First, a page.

Scene Missing

I usually don’t write about my work at the library because a good number of solid personal reasons, but something happened today that really shook me. One portion of my job is computer instruction; I teach all of the computer classes at my branch plus I offer one-on-one sessions by appointment. The latter are for subjects that I don’t teach in the classroom setting since they don’t generate enough interest to warrant reserving the computer lab. Plus it also gives me a chance to provide additional individual attention to someone who needs a little extra time or care. Personally, I think it’s great outreach, advocacy, and instruction all rolled into one, but that’s beside the point of this post.

Today I had a situation in a one-on-one that I’ve never experienced before and, quite frankly, it put a damper on my mood for the rest of the afternoon. It was with an older gentlemen to whom I have taught computer basics. In my relatively short tenure, I’ve encountered people who were reluctant, hesitant, and downright fearful about using the computer. I try to soothe their concerns, addresses their needs, and get them to see the computer as something that can be used by anyone.

But today was different. About halfway through our time, he stopped me and told me that he didn’t want to go on. His memory, he went on, was not there anymore. He understood what I was saying, but he wasn’t remembering it. Furthermore, he could feel himself not retaining it. He was frustrated, a hint of angry, and an underlying feeling of disappointment. With that, he didn’t want to go on with the lesson and he wanted to let go of the idea of using the computer.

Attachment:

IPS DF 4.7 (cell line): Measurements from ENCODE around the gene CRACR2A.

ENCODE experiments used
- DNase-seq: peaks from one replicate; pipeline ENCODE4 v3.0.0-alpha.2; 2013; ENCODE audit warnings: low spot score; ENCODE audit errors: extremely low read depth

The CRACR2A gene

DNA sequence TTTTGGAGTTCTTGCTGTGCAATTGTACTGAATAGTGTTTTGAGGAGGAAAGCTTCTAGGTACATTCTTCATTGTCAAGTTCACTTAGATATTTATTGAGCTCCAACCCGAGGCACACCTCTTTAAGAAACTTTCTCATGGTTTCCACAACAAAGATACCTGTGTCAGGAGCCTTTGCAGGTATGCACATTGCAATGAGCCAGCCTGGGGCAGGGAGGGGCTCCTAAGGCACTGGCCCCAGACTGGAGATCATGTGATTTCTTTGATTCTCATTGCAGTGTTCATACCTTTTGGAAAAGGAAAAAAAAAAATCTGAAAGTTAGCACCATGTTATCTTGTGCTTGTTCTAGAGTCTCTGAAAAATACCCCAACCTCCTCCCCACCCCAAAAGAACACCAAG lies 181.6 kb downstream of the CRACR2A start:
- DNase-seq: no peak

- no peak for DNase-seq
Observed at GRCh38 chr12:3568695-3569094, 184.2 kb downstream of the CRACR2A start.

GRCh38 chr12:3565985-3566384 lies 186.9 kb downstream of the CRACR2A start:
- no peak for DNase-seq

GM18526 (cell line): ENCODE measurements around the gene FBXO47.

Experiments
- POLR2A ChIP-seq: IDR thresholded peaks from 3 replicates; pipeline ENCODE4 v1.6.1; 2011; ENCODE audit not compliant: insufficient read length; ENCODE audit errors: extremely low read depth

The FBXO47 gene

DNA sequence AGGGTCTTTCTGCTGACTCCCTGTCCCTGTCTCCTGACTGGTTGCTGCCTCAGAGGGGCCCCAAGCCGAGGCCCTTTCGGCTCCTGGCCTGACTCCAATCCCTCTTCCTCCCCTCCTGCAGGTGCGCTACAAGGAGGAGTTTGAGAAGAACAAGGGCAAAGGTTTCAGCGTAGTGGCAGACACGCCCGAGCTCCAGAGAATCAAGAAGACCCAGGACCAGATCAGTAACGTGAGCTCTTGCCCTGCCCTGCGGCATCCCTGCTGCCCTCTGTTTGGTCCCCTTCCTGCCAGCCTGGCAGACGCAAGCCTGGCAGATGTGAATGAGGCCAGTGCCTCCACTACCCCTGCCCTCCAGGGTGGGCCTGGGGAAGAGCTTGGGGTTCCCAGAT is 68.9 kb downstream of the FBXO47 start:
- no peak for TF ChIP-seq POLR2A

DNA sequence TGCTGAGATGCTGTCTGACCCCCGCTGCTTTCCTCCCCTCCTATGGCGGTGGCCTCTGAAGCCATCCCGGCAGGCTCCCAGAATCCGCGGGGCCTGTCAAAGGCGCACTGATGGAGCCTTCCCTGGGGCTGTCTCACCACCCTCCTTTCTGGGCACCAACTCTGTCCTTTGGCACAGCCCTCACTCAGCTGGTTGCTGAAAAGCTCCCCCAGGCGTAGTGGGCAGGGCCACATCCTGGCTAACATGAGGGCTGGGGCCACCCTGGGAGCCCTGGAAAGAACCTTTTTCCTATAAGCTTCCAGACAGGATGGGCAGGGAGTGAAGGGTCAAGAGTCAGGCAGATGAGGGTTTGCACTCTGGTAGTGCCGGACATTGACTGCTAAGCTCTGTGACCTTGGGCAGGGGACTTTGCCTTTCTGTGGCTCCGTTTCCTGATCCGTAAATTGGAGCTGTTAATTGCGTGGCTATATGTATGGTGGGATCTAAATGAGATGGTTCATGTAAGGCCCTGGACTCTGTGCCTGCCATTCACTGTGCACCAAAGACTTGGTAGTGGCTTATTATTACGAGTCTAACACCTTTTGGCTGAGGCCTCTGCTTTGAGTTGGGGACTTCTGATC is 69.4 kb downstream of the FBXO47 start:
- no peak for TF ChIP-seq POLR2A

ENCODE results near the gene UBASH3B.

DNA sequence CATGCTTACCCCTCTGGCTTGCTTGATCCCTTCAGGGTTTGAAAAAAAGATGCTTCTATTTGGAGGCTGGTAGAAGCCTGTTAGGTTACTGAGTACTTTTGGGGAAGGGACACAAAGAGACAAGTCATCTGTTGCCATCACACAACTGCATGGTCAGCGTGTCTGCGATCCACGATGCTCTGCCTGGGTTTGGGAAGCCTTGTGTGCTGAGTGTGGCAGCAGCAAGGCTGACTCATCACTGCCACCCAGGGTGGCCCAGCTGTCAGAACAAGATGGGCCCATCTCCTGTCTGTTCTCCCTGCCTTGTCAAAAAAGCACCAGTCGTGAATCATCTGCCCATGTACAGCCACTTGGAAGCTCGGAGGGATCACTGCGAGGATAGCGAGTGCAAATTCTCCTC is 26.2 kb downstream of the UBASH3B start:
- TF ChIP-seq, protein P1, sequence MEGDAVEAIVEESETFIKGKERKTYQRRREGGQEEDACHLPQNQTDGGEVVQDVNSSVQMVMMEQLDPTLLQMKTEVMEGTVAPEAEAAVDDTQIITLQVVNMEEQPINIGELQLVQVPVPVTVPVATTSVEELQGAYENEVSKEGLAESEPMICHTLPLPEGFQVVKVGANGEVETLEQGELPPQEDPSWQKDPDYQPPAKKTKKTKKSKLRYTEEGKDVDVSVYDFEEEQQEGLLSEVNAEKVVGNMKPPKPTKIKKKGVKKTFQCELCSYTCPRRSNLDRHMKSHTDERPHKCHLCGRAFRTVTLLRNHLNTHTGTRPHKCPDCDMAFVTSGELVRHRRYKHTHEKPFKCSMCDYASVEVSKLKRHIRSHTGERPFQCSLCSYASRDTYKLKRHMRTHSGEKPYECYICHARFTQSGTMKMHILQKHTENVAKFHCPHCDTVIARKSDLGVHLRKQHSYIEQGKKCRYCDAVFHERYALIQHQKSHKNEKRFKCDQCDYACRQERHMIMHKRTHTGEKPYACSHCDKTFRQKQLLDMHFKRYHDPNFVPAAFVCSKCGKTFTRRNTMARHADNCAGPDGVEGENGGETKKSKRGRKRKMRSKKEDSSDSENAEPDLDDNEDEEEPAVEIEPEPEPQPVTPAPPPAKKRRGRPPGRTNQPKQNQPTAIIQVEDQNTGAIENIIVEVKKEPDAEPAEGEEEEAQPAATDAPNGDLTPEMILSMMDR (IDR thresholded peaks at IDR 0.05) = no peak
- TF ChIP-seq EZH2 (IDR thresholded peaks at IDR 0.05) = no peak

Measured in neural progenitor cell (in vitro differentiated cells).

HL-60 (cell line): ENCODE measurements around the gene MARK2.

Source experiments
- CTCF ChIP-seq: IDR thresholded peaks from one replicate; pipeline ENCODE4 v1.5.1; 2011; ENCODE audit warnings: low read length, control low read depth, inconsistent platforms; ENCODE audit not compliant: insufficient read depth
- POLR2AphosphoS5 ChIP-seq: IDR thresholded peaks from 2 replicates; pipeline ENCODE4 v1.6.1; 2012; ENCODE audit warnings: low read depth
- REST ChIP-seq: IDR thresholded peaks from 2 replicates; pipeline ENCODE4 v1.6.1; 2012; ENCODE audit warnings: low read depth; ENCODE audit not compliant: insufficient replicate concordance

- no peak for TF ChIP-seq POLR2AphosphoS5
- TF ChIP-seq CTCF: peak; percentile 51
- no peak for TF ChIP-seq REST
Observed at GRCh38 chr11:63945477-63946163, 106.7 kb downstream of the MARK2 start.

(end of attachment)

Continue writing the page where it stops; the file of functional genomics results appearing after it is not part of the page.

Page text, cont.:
It was hard thing to hear. Having experienced life with two grandmothers who had dementia who ability to retain short term memories were all but shot, my heart went out to him. I have seen the face of frustration by someone who is desperately trying to remember what happened moments ago or realizing they have asked the same question multiple times over a short time period. I’ve seen the anger that can unfold when the person knows there is a connection to be made but can’t seem to find the right words, terms, or concept. It’s the ultimate mind betrayal.

On the other hand, as we started, he had demonstrated that he remembered some of what I taught him in the previous lesson. In going over the basics again, he was readily picking up on what I was saying and doing. It was my own frustration this time in knowing that he had remembered some things, but he was either not realizing it or putting it down as insufficient. It might not have been rushing forth, but it was there.

In that ensuing conversation that lasted but a few minutes as we wrapped things up, I felt the walls break down. Here was another human being, a bit scared, looking to indulge his interests but his brain wasn’t there for him. We talked about our family histories (he has relatives who had or have the same kinds of memory issues) and about how the brain works in terms of memory, reasoning, and emotion. I wasn’t the librarian anymore, but someone there trying to make him feel better, encouraging him to talk to a doctor about how he felt, and what was important in life (his family). But, even for all those consoling words, I felt very helpless in that moment. I couldn’t offer or provide a solution.

In the end, he walked away. I left the door open to him and reminded him it was not a waste of my time but my job to be there for people who need help just like him. I hope he comes back. I don’t want to give up.